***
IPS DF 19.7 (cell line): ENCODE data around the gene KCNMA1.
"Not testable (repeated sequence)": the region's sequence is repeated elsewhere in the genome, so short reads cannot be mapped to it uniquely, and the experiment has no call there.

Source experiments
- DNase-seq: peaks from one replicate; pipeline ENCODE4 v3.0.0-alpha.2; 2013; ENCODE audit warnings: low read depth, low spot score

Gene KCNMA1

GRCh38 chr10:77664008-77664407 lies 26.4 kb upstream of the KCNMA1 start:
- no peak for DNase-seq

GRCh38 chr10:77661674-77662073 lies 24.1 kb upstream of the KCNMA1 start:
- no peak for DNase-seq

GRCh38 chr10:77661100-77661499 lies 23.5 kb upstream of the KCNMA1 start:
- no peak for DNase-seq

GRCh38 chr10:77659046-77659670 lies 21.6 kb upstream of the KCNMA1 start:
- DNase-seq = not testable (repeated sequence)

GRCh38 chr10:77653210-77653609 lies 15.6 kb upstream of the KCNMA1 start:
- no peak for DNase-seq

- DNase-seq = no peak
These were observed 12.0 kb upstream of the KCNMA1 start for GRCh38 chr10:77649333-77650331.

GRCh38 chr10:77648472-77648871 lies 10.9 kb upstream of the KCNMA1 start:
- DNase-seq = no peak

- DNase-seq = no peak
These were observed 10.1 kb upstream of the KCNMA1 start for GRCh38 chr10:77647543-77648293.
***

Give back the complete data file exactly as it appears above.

IPS DF 19.7 (cell line): ENCODE data around the gene KCNMA1.
"Not testable (repeated sequence)": the region's sequence is repeated elsewhere in the genome, so short reads cannot be mapped to it uniquely, and the experiment has no call there.

Source experiments
- DNase-seq: peaks from one replicate; pipeline ENCODE4 v3.0.0-alpha.2; 2013; ENCODE audit warnings: low read depth, low spot score

Gene KCNMA1

GRCh38 chr10:77664008-77664407 lies 26.4 kb upstream of the KCNMA1 start:
- no peak for DNase-seq

GRCh38 chr10:77661674-77662073 lies 24.1 kb upstream of the KCNMA1 start:
- no peak for DNase-seq

GRCh38 chr10:77661100-77661499 lies 23.5 kb upstream of the KCNMA1 start:
- no peak for DNase-seq

GRCh38 chr10:77659046-77659670 lies 21.6 kb upstream of the KCNMA1 start:
- DNase-seq = not testable (repeated sequence)

GRCh38 chr10:77653210-77653609 lies 15.6 kb upstream of the KCNMA1 start:
- no peak for DNase-seq

- DNase-seq = no peak
These were observed 12.0 kb upstream of the KCNMA1 start for GRCh38 chr10:77649333-77650331.

GRCh38 chr10:77648472-77648871 lies 10.9 kb upstream of the KCNMA1 start:
- DNase-seq = no peak

- DNase-seq = no peak
These were observed 10.1 kb upstream of the KCNMA1 start for GRCh38 chr10:77647543-77648293.